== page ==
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Christian Philosophy as Necromancy

March 9th, 2009 by Madeleine

I believe my vocation as a Christian Philosopher and Theologian is to provoke people to wrestle with the existential questions they face regarding themselves and God and to challenge them to take Christian answers to these questions seriously.

I was thinking about metaphors for the conversation my vocation requires me to engage in and I came up with the idea of Christian philosophy as Necromancy; Necromancy is the practice of communicating with the dead. In the religious or quasi-religious traditions of some societies it is believed that a person’s soul or spirit continues to exist after they die. The departed spirits can communicate with those still living and those still living can consult their knowledge and advice on matters of importance to them provided that the communication is done through a medium known as a necromancer. The necromancer is a person who is believed to have a special skill of discerning and interpreting what the departed spirits are saying and making this accessible to the enquirers. Similarly, the necromancer is able to put the questions of the enquirer to the departed. Necromancy is a two way conversation; the enquirers putting questions to the departed and the departed giving their answers through the necromancer.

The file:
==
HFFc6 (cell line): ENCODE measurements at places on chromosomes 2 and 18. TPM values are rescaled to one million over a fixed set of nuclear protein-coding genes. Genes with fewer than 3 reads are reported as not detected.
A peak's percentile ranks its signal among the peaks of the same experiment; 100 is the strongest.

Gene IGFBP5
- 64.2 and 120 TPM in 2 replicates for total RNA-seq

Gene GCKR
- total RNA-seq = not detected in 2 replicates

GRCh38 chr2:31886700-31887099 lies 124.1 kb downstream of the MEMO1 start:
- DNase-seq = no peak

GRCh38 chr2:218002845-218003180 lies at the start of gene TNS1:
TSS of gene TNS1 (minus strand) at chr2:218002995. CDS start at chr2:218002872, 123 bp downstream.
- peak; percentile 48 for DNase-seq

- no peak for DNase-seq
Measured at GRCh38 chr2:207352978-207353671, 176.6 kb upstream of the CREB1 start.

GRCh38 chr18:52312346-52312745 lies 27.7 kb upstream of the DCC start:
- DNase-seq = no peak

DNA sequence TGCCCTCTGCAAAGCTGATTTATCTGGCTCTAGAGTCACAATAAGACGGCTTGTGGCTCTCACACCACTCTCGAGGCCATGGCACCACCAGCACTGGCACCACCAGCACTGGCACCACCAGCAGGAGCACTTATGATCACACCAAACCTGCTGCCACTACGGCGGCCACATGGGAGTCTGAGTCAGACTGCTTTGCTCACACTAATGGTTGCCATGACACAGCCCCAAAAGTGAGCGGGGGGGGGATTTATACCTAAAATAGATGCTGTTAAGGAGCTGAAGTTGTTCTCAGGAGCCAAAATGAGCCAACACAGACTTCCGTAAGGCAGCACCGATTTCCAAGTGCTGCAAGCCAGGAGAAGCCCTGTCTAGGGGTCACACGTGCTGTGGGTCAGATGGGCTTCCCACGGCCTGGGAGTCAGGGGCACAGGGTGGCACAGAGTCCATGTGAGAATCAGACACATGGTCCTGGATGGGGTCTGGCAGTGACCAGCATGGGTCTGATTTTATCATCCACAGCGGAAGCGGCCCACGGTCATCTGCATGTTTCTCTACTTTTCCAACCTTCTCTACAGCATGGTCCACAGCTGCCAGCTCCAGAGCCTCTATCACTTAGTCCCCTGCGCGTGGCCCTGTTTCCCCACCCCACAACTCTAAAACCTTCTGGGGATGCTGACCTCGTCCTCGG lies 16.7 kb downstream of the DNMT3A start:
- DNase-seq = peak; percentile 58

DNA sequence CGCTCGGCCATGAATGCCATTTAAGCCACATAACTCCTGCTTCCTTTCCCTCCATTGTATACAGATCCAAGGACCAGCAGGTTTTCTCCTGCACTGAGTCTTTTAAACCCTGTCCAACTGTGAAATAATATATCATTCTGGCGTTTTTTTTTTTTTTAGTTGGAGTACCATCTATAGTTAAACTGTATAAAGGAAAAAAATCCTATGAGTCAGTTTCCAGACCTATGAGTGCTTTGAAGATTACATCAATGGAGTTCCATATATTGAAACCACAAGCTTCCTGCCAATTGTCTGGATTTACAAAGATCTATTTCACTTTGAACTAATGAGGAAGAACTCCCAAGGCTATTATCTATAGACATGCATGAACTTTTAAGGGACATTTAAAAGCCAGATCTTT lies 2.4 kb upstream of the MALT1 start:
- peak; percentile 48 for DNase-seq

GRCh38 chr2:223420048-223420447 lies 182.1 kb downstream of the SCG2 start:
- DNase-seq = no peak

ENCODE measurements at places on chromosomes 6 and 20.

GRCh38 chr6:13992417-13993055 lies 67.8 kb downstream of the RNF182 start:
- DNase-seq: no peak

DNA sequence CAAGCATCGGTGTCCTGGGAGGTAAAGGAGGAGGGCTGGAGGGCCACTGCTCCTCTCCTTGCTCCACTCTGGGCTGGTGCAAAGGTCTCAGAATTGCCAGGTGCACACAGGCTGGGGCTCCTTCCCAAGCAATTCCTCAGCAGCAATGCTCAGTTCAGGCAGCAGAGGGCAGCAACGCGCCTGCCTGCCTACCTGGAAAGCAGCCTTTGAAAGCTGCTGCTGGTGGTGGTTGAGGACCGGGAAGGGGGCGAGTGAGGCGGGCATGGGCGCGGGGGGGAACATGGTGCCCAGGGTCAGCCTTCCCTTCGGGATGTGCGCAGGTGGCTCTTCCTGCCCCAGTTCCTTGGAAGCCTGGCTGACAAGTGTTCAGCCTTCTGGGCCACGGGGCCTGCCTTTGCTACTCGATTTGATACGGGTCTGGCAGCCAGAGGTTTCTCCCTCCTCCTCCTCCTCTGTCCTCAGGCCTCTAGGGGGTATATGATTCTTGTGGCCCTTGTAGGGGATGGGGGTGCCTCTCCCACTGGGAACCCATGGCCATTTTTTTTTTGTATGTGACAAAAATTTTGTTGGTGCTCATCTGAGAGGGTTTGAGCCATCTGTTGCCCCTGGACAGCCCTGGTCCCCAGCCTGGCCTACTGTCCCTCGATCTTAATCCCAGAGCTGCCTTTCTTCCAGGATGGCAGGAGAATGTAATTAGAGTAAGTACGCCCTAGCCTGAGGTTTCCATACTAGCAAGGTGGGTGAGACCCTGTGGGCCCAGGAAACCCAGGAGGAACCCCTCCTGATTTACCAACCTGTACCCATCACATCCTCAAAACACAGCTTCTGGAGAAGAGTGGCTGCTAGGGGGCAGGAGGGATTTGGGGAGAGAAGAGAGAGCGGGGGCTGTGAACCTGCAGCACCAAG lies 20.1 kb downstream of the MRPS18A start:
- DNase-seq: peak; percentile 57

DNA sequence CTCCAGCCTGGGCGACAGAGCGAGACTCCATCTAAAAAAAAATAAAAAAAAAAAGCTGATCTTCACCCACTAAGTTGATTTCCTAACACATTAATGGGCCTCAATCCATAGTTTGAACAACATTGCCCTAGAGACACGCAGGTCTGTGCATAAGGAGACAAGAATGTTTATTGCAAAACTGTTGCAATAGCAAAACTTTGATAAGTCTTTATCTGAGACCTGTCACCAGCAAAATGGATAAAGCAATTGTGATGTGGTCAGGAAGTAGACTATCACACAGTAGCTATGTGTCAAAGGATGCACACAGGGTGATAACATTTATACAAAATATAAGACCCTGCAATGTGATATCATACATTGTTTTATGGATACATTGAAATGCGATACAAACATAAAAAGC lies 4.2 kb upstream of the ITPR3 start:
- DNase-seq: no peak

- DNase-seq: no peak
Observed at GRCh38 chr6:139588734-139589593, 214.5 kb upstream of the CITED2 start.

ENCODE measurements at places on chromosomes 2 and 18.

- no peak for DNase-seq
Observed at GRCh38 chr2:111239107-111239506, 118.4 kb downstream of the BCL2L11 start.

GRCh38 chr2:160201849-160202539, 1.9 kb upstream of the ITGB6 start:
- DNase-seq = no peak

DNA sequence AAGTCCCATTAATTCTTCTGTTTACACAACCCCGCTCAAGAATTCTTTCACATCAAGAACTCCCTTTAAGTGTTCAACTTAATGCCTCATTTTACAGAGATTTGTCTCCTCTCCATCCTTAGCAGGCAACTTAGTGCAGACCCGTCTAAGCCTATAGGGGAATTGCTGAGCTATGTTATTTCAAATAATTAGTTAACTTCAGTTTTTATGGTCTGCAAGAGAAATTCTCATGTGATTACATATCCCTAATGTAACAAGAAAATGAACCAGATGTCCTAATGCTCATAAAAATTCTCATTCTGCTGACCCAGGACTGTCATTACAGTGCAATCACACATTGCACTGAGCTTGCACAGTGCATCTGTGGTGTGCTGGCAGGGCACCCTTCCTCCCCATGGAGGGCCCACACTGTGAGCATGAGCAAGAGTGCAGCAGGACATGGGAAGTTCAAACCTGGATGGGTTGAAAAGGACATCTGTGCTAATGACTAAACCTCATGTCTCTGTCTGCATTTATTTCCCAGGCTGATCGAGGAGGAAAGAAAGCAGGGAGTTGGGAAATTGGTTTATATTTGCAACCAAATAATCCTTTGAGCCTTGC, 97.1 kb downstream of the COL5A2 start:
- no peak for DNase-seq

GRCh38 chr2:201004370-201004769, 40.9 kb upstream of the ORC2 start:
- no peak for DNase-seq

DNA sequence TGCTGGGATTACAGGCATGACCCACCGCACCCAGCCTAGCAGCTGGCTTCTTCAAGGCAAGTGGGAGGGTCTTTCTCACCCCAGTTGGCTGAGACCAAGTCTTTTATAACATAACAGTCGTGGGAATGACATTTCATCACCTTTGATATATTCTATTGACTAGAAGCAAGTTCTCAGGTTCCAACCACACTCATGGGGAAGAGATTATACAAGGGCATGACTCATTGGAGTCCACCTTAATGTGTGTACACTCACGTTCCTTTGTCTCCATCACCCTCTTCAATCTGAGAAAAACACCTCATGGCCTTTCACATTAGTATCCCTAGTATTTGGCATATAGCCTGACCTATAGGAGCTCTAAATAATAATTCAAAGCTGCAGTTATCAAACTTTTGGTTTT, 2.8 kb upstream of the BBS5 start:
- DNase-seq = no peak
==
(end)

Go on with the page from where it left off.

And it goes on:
I believe in my own field at least (and in more other fields than is often realised) that what I do is analogous to Necromancy. In the analogy, the enquirers are my audience, the Necromancer is the Christian philosopher and messages of the departed spirits are the subjects under discussion. The departed spirits are the great scholars and thinkers who have gone before us.